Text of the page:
Anytime we use a medication to treat behavioral symptoms, we’re exposing a patient to a risk because we’re putting a chemical in their body. There has to be some benefit to the patient.
Being Patient: How do doctors figure out what medications to prescribe?
Dr. Dylan Wint: There are broad categories [of symptoms] and there are medicines that seem to generally do better than others within those broad categories.
There are psychosis symptoms. Those would include delusions, which are fixed false beliefs with no support in reality, and hallucinations, which are sensory experiences [of] hearing, seeing, feeling something that’s not actually there.
There are mood symptoms which can include depression, anxiety, apathy. Then there are hyperactive symptoms [like] agitation, aggression, aberrant motor behaviors such as pacing and picking.
For psychosis, antipsychotics seem to be the only thing that’s effective. For aggression and agitation, there is evidence that SSRIs [selective serotonin reuptake inhibitor] can be useful. Similarly for mood symptoms with the exception of apathy, the serotonin increasing agents seem to be the best.
Being Patient: One of our viewers has asked about the symptoms of frontotemporal dementia, can you tell us more about the common features of this form of dementia?
Dr. Dylan Wint: People with frontotemporal dementia very commonly have behavioral problems. There’s a subtype of frontotemporal dementia called [the] behavioral variant where the primary symptoms are behavioral.
Those behaviors are typically disinhibition, loss of empathy … sometimes there will be ritualistic behaviors [of doing] a particular thing over and over the same way. The behavioral problems in frontotemporal dementia seem to respond most robustly to serotonin agents, and a medicine called trazodone does have a couple studies demonstrating its effectiveness in controlling frontotemporal dementia symptoms.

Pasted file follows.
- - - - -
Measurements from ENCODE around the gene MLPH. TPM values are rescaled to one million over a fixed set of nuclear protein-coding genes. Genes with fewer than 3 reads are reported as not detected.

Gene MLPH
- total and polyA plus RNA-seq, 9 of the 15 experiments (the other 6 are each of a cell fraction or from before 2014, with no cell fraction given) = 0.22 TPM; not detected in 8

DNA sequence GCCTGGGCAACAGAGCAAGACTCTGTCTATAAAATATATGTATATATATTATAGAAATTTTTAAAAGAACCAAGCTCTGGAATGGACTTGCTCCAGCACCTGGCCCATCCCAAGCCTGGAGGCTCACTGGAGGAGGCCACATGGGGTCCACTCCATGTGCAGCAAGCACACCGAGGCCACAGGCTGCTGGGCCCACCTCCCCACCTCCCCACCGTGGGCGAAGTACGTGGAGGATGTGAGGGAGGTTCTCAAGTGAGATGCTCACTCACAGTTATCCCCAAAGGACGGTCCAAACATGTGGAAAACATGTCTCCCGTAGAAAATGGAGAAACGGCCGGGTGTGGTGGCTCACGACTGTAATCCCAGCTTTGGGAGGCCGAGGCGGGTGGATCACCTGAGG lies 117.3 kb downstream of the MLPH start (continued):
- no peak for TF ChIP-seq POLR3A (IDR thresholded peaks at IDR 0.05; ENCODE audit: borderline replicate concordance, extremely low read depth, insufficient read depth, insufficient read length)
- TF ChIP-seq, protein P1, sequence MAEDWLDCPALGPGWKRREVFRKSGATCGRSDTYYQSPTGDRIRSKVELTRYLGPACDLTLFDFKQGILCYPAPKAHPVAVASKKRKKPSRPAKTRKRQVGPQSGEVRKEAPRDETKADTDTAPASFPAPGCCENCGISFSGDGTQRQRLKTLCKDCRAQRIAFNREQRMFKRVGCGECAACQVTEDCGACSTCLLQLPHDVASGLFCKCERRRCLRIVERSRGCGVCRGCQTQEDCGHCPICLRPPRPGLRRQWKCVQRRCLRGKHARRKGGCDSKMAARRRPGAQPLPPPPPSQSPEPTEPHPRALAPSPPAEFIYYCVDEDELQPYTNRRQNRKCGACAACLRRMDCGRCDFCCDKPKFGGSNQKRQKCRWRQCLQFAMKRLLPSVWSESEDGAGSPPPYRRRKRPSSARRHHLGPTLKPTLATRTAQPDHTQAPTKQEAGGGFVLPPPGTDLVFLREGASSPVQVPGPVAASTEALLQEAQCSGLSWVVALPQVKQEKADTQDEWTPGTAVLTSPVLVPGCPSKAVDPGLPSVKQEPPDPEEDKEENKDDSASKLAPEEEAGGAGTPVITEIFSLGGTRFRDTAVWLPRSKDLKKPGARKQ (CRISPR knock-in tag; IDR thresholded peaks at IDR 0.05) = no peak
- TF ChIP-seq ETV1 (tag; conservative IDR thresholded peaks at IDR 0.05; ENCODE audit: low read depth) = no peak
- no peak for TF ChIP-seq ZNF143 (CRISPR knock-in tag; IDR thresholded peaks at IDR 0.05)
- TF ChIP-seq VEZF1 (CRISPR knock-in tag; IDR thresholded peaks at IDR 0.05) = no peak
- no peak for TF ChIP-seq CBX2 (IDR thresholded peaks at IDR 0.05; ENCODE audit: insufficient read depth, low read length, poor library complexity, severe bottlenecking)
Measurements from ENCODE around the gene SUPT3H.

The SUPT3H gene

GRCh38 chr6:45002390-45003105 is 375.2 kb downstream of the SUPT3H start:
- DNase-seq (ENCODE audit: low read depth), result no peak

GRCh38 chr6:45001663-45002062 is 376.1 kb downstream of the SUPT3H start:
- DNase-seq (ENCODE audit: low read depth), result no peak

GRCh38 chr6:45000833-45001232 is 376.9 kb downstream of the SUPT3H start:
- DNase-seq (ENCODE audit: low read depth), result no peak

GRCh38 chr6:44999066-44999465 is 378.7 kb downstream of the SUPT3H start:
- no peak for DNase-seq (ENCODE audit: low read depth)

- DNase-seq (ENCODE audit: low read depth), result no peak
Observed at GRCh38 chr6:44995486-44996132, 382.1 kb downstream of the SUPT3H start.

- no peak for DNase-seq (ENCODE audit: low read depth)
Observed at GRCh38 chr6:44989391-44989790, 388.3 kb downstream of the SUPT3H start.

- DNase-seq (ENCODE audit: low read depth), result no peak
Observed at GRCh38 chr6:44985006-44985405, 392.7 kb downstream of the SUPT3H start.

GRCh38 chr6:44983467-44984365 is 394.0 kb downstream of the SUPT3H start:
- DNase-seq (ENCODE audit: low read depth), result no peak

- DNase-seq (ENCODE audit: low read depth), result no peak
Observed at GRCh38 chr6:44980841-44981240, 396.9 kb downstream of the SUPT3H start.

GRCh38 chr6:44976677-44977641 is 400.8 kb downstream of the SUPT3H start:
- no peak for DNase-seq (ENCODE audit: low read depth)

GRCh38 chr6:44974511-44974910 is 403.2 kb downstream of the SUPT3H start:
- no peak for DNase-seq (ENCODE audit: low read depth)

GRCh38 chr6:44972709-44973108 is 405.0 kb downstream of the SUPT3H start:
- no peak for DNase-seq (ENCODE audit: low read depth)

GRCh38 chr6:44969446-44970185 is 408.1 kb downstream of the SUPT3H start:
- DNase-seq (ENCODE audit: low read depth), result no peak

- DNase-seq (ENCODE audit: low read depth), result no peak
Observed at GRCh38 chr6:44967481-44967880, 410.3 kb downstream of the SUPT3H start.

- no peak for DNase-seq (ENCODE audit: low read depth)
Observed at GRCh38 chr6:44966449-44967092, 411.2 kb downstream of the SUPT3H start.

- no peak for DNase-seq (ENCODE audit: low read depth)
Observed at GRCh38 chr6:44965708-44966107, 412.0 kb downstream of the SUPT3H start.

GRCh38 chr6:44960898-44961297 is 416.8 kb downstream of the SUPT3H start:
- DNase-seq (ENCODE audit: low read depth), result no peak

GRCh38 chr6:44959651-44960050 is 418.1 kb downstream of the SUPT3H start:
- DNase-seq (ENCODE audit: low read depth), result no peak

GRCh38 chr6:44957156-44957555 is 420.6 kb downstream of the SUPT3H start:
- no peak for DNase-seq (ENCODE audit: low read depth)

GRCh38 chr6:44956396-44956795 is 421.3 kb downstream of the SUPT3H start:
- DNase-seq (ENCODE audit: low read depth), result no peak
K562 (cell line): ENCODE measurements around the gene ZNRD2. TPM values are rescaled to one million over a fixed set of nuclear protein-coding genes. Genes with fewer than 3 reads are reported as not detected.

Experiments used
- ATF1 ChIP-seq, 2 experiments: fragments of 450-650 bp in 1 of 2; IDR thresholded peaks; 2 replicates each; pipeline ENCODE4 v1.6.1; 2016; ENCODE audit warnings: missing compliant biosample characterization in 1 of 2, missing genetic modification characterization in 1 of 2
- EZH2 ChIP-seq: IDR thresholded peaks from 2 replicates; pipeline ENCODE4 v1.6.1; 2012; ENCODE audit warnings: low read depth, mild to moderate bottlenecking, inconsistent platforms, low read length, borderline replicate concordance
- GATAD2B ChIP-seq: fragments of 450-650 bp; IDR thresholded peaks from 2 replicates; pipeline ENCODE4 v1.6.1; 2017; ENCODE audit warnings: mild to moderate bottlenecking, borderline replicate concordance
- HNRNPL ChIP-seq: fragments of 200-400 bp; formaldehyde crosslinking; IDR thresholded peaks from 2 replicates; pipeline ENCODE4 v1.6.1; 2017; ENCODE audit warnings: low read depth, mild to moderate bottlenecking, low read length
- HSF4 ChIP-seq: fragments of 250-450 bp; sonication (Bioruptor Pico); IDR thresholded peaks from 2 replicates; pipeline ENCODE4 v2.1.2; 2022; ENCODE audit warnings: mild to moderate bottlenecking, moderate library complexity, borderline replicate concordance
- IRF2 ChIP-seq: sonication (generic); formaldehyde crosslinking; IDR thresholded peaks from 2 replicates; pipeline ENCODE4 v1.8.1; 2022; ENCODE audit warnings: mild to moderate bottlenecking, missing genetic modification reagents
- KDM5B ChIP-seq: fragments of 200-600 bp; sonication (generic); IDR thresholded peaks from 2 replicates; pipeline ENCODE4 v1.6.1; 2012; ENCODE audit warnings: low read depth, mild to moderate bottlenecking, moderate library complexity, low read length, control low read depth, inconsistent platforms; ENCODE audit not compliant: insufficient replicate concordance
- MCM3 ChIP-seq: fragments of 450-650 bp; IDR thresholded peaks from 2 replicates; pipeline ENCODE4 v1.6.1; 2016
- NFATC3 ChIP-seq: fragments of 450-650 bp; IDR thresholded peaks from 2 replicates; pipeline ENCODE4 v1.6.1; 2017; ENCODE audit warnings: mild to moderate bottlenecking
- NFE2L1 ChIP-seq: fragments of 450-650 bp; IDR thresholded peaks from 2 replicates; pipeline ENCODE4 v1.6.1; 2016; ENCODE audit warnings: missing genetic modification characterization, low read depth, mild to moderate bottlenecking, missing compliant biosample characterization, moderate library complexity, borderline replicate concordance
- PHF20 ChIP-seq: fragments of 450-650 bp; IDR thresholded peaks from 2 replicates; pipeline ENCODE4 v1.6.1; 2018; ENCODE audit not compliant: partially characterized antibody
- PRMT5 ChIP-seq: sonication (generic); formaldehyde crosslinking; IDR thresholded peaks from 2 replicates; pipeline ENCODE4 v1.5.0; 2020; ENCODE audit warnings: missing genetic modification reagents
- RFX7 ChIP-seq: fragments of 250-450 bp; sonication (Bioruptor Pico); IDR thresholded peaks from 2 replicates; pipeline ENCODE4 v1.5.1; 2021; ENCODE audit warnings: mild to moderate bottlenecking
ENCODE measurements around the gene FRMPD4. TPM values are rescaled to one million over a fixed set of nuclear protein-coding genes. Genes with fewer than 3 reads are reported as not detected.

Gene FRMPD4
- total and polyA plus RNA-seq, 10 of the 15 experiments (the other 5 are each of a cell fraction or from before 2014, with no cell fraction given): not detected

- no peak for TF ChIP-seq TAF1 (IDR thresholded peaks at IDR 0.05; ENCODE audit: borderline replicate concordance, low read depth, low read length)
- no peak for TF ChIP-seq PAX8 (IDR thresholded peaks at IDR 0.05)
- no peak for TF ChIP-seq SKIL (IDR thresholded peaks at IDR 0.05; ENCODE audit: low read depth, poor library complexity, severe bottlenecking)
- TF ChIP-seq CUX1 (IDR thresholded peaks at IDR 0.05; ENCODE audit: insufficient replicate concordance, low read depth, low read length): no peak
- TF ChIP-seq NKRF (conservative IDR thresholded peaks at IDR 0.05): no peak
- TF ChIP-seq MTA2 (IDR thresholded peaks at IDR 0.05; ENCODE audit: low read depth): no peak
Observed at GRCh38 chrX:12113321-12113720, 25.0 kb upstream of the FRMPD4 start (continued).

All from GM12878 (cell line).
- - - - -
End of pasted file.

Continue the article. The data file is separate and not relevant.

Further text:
Being Patient: Many people are struggling to cope with the public health restrictions during COVID-19. Would it be reason to medicate a person with dementia who begins experiencing depression?
Dr. Dylan Wint: Not necessarily. We know that adjustment to life circumstances can cause changes in mood. But we also know that those changes in mood could potentially trigger a major depressive episode.
What antidepressants seem to help with are people who have a depressed or anhedonic (lack of pleasure) mood in the presence of several other symptoms, usually including sleep disturbance, disturbance in appetite, psychomotor slowing, agitation, decreased interest, decreased energy. Antidepressants are meant to treat a syndrome that consists of several symptoms. So it would depend on what kinds of other symptoms this person is experiencing.
But in general, if we can address things with non-medication means, it’s a better way to go. Maybe [the person] could go for a walk up and down the driveway each day. Are we making sure that there’s plenty of sunlight in the house when it’s daytime and plenty of things to do to replace things that you can’t go out and do? Those sorts of measures are generally preferable to using medications.
The interview has been edited for length and clarity.
Contact Nicholas Chan at email@example.com